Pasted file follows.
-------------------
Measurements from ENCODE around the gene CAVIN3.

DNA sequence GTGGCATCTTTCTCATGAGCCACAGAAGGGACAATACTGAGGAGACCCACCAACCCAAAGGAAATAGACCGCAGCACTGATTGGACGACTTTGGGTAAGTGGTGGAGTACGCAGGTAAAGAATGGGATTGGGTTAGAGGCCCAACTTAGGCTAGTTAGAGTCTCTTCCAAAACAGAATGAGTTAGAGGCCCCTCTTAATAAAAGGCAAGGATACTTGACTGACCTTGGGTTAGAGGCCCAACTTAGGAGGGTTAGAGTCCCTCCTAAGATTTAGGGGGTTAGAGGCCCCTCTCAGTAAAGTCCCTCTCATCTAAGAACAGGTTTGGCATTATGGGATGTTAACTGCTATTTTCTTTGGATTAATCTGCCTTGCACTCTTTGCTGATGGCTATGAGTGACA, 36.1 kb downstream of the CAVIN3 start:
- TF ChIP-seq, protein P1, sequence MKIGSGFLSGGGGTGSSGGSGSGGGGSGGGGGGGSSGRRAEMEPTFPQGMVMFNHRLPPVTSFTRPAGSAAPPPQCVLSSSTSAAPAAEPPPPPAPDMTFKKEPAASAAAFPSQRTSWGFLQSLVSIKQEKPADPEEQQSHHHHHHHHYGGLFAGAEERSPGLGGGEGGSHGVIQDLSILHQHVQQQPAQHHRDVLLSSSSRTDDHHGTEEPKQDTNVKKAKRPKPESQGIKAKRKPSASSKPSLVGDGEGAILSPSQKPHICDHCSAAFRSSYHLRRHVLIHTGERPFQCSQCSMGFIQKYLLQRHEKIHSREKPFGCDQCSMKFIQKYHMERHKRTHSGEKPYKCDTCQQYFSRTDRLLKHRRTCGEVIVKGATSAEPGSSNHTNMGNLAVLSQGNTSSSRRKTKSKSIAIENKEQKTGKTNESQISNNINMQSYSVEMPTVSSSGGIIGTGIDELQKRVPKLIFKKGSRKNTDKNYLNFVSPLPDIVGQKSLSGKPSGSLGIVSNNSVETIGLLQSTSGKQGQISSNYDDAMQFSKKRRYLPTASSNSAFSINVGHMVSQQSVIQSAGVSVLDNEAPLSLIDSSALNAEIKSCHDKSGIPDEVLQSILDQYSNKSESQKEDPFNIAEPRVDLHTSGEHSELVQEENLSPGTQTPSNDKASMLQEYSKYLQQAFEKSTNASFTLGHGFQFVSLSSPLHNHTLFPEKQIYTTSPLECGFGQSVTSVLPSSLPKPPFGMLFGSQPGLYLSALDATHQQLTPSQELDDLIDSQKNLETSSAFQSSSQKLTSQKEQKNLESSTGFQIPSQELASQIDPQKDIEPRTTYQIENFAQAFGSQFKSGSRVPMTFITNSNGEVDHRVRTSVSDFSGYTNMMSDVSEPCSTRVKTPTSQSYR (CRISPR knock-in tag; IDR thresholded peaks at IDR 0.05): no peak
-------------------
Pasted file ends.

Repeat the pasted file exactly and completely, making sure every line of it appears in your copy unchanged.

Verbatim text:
Measurements from ENCODE around the gene CAVIN3.

DNA sequence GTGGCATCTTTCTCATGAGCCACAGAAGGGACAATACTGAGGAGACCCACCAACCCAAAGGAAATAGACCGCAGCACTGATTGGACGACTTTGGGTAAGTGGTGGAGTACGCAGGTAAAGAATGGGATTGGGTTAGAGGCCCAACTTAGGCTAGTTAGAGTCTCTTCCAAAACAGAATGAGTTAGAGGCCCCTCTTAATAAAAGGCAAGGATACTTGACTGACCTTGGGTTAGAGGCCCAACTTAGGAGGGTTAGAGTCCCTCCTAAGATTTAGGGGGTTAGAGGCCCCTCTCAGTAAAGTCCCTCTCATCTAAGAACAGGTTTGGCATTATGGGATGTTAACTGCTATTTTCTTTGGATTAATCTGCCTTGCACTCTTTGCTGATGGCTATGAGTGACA, 36.1 kb downstream of the CAVIN3 start:
- TF ChIP-seq, protein P1, sequence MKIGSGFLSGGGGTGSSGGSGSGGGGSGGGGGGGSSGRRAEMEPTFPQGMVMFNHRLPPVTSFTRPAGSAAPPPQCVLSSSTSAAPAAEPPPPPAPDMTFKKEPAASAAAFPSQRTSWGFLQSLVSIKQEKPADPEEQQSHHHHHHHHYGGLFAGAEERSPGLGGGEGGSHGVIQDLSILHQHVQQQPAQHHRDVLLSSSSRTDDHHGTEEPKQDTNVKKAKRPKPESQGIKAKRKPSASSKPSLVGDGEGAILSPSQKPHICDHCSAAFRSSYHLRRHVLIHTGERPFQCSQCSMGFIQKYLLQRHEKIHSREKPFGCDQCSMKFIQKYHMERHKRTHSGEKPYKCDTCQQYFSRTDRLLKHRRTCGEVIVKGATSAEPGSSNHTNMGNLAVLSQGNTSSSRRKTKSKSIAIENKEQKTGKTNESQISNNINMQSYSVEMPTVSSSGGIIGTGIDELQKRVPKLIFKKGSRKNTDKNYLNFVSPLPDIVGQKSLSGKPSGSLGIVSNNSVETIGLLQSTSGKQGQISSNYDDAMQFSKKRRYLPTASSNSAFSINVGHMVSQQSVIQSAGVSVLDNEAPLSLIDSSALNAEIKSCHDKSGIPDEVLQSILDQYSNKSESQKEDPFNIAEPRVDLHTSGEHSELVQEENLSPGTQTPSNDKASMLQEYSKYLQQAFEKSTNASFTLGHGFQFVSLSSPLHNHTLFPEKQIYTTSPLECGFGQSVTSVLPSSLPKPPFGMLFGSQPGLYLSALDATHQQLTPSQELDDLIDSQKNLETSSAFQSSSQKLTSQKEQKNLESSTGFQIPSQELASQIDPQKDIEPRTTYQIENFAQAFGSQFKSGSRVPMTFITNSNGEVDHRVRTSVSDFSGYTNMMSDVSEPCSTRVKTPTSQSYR (CRISPR knock-in tag; IDR thresholded peaks at IDR 0.05): no peak